Day 70: Tuesday
I appreciate the clarification — indeed there are many advantages to not utilizing technology at all. In your last post:
For one thing, not having direct access to information means that I have to rely on personal human contact to find out about stuff.
This is interesting in that it creates relationship. Both parties benefit; you benefit from getting something and having human contact in the process while the one you are in relationship with needs to be needed and also gets the human contact. There is an exchange, a known give and take that helps relationships work.
I know we’ve talked about responsibility in a number of ways, but in particular moral responsibility as a spectrum. A certain shirt pattern may darken someone’s day, spinning them into a tizzy and furthering a breakdown. Obviously there is very diffuse responsibility here, very unknown to the shirt wearer. There are also actions much closer to full moral responsibility — yet it seems all have been shaped in some way by the world and circumstances we live in.
I was curious your guidance on the value of blame.
Blame: Feel or declare that (someone or something) is responsible for a fault or wrong.
In many ways, I see the best version of blame as responsibility accounting. It is attempting to understand which parts of the responsibility pie get divvied up and to whom.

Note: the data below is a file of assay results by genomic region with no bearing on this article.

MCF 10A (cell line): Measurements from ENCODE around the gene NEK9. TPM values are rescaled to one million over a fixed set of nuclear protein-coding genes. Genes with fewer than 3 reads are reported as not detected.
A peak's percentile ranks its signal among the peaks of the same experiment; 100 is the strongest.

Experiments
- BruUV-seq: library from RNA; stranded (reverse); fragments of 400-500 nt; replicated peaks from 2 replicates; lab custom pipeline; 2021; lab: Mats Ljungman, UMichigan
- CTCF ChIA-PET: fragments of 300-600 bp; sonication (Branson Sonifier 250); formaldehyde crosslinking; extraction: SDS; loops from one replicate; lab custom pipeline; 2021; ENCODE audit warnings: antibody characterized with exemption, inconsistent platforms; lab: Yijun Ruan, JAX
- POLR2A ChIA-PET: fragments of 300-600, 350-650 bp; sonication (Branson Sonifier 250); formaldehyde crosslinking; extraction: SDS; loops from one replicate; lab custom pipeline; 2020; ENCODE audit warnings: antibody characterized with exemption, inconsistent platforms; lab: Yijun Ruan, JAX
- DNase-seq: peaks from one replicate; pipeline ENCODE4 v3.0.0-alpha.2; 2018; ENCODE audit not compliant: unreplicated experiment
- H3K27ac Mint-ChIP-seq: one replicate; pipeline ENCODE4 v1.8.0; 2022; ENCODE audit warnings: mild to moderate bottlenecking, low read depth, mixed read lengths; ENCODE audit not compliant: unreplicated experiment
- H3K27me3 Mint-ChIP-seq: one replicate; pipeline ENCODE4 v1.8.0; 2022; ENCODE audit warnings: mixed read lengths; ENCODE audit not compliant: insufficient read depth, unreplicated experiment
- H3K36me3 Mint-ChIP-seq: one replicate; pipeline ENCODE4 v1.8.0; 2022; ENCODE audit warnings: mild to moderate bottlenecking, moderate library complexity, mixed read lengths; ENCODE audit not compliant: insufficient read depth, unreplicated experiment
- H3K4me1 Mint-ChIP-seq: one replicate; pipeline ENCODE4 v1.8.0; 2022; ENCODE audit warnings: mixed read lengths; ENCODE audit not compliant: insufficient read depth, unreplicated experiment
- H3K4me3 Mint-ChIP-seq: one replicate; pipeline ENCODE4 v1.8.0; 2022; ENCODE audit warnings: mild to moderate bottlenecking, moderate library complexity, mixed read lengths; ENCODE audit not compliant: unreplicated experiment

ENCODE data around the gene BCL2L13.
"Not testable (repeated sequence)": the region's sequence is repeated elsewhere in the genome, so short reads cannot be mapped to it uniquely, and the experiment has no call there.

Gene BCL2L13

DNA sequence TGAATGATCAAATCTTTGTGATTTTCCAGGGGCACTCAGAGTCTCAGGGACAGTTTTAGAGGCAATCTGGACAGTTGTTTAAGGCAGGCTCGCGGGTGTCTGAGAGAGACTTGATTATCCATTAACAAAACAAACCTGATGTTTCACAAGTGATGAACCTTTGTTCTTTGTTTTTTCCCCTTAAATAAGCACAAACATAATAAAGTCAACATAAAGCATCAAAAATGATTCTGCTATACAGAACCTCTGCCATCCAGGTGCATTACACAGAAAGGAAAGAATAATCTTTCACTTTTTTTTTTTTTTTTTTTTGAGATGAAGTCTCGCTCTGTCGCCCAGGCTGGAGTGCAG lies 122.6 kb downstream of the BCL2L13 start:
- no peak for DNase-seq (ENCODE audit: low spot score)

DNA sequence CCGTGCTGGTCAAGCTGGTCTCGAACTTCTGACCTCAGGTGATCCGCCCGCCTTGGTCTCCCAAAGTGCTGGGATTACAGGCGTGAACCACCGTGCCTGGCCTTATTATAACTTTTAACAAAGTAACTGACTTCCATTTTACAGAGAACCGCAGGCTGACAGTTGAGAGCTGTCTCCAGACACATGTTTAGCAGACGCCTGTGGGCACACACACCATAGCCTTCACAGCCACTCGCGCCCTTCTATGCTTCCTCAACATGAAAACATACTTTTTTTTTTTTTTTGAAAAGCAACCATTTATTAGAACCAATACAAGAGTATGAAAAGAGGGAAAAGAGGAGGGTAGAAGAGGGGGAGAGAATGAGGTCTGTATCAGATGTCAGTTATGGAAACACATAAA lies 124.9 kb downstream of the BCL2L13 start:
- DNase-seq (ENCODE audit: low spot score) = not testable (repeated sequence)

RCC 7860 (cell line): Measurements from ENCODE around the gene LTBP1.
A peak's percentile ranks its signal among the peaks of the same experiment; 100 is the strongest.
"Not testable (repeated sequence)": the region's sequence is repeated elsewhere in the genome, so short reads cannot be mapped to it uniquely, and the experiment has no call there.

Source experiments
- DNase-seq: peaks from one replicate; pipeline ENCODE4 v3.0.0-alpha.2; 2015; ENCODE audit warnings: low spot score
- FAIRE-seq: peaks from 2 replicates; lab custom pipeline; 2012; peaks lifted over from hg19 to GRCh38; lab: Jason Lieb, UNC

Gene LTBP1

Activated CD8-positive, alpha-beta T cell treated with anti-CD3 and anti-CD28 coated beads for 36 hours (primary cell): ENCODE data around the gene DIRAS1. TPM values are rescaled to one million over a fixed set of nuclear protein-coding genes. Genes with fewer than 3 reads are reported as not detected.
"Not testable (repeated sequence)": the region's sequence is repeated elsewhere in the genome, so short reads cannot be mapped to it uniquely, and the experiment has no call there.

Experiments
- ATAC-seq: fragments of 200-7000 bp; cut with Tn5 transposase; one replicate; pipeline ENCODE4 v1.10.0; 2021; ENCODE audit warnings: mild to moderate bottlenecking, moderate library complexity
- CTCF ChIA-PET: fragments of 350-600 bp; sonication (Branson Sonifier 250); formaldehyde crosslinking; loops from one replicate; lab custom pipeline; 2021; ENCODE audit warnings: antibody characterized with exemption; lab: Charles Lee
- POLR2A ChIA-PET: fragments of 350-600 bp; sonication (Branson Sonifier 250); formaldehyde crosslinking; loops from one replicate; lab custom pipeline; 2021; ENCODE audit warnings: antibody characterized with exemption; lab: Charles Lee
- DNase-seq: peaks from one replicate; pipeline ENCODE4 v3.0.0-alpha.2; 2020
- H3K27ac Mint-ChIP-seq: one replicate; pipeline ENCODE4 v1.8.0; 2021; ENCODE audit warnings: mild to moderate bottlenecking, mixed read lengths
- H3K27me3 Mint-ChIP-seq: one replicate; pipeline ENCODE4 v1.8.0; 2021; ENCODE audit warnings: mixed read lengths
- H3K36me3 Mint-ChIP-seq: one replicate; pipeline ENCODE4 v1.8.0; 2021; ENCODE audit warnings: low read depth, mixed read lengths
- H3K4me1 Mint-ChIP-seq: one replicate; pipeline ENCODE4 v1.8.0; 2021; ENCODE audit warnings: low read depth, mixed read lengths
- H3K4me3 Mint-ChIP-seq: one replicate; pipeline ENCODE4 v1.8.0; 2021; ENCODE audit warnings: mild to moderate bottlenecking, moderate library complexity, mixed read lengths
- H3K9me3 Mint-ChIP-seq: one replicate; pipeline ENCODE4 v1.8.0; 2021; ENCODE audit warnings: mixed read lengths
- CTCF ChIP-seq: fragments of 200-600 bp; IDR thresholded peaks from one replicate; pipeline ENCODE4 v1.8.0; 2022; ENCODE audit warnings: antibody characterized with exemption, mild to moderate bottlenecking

At work there is a philosophy of “taking your 100% responsibility”, the idea being that blame doesn’t add anything to the picture. Understanding your component is likely the best you can do (and even that is likely suspect) — and we should rather shift our attention toward curiosity. Now this curiosity, I admit, is a bit elusive. It’s often described as a curiosity about the situation, asking questions such as “Within my role, what am I to do differently?” “What are the triggers or warning signs — the patterns — that I can recognize that might allow me to change course next time I fall into this tendency?” or even “Why am I so quick to dole out responsibility to others, even if I rightfully don’t have a very large ‘100%’ of the pie?”
I’m torn. In many ways, there can be benefits from understanding where responsibility falls; for instance, understanding when blame lies outside when we’ve followed an appropriate course of action may not bog us down (and conversely, when responsibility does fall on us, understanding the weight and necessity of change to correct). Yet, there does seem to be something compelling about simply shifting toward curiosity. I suppose we may also be getting at the same thing — do not merely blame, but also ask questions to understand the underlying patterns and course that lead up to such an event.
p.s. I also love exploring diffuse responsibility with respect to its implications on free will. Good stuff.